The council took a vote at 7:30 pm, more than four hours later than planned.

After a dramatic delay of many hours, the King County Council approved a $20 Congestion Reduction Charge and the rest of a compromise deal that announced was last Friday.

The 7-2 vote delays a deep bus service cut for two years, gives ride free bus tickets to residents in exchange for the $20 vehicle license fee, and ends the Downtown Seattle’s Ride Free Area in October of next year (more on the RFA).

The fee required a 6-vote supermajority to pass and will not go before voters. Republicans Reagan Dunn and Pete von Reichbauer voted against the proposal. Before the vote, rumors were swirling that Republicans Kathy Lambert and Jane Hague had turned their back on the deal, and the council was in recess for more than four hours and it seemed at times like other the Republican members had convinced Lambert and Hague to walk away.

The transit community pushed hard for the CRC, and seemed to be heard. “Your public testimony made a difference,” said Councilmember Bob Ferguson, who was on the fence earlier in the year.

For more on the deal, read Friday’s summary.

18 Replies to “Council Passes CRC, RFA Deal After Dramatic Day”

  1. This is great news to those of us who rely on Metro to get us there and back. Thanks to the council for leading on this issue!

  2. A bunch of us ended up in the elevator with Dunn afterwards. He’s pretty affable — joked about being alone in an elevator with bus people. Said there had been three or four flip-flops during the day — lots of drama.

    1. Sounds like he thinks this is a big game. Me thinks it would behoove us to show him his intransigence has consequences. He may have a relatively conservative district but even in his district in KC is he really unbeatable?

  3. Now that you have a temporary reprieve, its time to get a more perminate funding package put together, and approved before your two years expires…

    1. Exactly. Let’s see if some of the needed reforms are made, and a sustainable plan can come together. I’d like to think that with some action now, we can avoid a similar “crisis” later … but somehow I doubt that’s going to be the case.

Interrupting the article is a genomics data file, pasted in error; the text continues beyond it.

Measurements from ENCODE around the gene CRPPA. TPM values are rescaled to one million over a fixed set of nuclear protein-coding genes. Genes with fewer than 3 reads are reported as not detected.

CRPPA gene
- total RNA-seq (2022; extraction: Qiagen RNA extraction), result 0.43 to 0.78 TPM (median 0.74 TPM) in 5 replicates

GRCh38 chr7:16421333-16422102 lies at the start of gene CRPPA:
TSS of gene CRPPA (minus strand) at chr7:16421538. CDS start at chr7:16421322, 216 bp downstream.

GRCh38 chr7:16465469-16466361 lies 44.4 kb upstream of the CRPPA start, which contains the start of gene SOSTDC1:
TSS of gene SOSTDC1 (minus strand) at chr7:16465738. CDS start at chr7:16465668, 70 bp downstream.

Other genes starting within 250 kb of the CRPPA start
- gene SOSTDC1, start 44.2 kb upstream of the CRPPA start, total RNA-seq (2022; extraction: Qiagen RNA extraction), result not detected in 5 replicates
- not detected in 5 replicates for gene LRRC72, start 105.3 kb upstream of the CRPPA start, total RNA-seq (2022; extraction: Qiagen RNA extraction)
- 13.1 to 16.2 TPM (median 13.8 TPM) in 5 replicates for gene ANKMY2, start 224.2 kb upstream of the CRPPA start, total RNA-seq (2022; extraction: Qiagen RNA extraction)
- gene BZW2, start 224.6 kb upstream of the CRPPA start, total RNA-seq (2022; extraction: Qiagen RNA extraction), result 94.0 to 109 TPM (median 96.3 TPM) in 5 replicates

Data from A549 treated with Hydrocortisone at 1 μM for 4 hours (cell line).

1. I think that to some degree we’re doomed to periodic transit funding crises unless transit is either profitable or so popular that it’s politically untouchable.

      2. To an extent, but this “crisis” presented an opportunity to force some cuts to low-ridership routes and do a bit of clean-up at Metro. Rather, we passed an emergency fix that basically continues the status quo and doesn’t force any change. That’s a recipe for history to keep repeating iteself.

      3. Metro has to do the cleanups before it goes before the Legislature next year to ask for permanent funding. The first question the legislators will ask is, “How many of those buses are still running empty?”

    2. It’s too bad this could not have been extended to some other PTBA’s in the state. While this certainly isnt a time for the various agencies to be sitting on their laurels, this funding could have helped bridge a gap to keep the core ridership strong.

      As a side note about the PTBAs, mabye it’s time to redefine the laws and agency boundaries a bit. One of the things i’ve noticed about many of our PTBAs is that they have a core area (a city or two) than usually large swaths of rural areas. Mabye its time to change the laws regarding the PTBAs to allow them to only function inside the urban area in a respective area. Than, for the rest of the county, the county can form if it so chooses a Rural Transportation Authority of some sort with a diffrent, more stable funding source (property tax?) to solely provide the rural service that seems to drag some of the PTBAs down. Just food for thought.

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